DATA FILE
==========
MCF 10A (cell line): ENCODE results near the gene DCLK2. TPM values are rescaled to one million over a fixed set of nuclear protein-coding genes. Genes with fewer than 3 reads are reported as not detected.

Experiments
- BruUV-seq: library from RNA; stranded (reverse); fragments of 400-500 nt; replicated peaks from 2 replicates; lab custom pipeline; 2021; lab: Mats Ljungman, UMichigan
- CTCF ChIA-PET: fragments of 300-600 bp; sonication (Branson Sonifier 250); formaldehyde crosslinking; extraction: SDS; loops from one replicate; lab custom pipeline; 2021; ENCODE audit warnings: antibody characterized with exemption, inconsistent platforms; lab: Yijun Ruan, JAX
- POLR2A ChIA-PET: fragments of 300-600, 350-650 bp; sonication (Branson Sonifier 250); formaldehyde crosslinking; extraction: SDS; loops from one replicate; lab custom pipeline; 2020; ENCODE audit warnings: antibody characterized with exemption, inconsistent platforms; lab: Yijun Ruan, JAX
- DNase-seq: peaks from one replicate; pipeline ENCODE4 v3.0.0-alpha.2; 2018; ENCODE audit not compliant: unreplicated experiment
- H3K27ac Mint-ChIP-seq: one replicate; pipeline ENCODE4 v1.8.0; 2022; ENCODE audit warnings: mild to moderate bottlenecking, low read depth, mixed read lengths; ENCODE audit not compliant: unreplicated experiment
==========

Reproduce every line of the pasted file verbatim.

MCF 10A (cell line): ENCODE results near the gene DCLK2. TPM values are rescaled to one million over a fixed set of nuclear protein-coding genes. Genes with fewer than 3 reads are reported as not detected.

Experiments
- BruUV-seq: library from RNA; stranded (reverse); fragments of 400-500 nt; replicated peaks from 2 replicates; lab custom pipeline; 2021; lab: Mats Ljungman, UMichigan
- CTCF ChIA-PET: fragments of 300-600 bp; sonication (Branson Sonifier 250); formaldehyde crosslinking; extraction: SDS; loops from one replicate; lab custom pipeline; 2021; ENCODE audit warnings: antibody characterized with exemption, inconsistent platforms; lab: Yijun Ruan, JAX
- POLR2A ChIA-PET: fragments of 300-600, 350-650 bp; sonication (Branson Sonifier 250); formaldehyde crosslinking; extraction: SDS; loops from one replicate; lab custom pipeline; 2020; ENCODE audit warnings: antibody characterized with exemption, inconsistent platforms; lab: Yijun Ruan, JAX
- DNase-seq: peaks from one replicate; pipeline ENCODE4 v3.0.0-alpha.2; 2018; ENCODE audit not compliant: unreplicated experiment
- H3K27ac Mint-ChIP-seq: one replicate; pipeline ENCODE4 v1.8.0; 2022; ENCODE audit warnings: mild to moderate bottlenecking, low read depth, mixed read lengths; ENCODE audit not compliant: unreplicated experiment